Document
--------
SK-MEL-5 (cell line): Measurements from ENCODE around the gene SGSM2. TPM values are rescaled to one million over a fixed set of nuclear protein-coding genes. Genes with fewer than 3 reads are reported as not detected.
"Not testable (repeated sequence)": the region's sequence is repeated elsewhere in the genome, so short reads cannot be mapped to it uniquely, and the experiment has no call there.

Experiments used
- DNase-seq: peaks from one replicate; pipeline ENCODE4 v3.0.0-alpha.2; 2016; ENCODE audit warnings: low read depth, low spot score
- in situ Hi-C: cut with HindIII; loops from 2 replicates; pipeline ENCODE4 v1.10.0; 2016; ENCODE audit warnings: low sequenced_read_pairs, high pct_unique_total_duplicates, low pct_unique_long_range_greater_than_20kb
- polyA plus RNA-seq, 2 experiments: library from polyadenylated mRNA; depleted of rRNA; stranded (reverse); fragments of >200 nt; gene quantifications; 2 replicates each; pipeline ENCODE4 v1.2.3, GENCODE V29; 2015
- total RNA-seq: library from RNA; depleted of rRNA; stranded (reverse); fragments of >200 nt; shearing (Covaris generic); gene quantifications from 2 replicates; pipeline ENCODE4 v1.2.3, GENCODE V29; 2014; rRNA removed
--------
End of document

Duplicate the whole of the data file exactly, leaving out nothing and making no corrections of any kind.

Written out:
SK-MEL-5 (cell line): Measurements from ENCODE around the gene SGSM2. TPM values are rescaled to one million over a fixed set of nuclear protein-coding genes. Genes with fewer than 3 reads are reported as not detected.
"Not testable (repeated sequence)": the region's sequence is repeated elsewhere in the genome, so short reads cannot be mapped to it uniquely, and the experiment has no call there.

Experiments used
- DNase-seq: peaks from one replicate; pipeline ENCODE4 v3.0.0-alpha.2; 2016; ENCODE audit warnings: low read depth, low spot score
- in situ Hi-C: cut with HindIII; loops from 2 replicates; pipeline ENCODE4 v1.10.0; 2016; ENCODE audit warnings: low sequenced_read_pairs, high pct_unique_total_duplicates, low pct_unique_long_range_greater_than_20kb
- polyA plus RNA-seq, 2 experiments: library from polyadenylated mRNA; depleted of rRNA; stranded (reverse); fragments of >200 nt; gene quantifications; 2 replicates each; pipeline ENCODE4 v1.2.3, GENCODE V29; 2015
- total RNA-seq: library from RNA; depleted of rRNA; stranded (reverse); fragments of >200 nt; shearing (Covaris generic); gene quantifications from 2 replicates; pipeline ENCODE4 v1.2.3, GENCODE V29; 2014; rRNA removed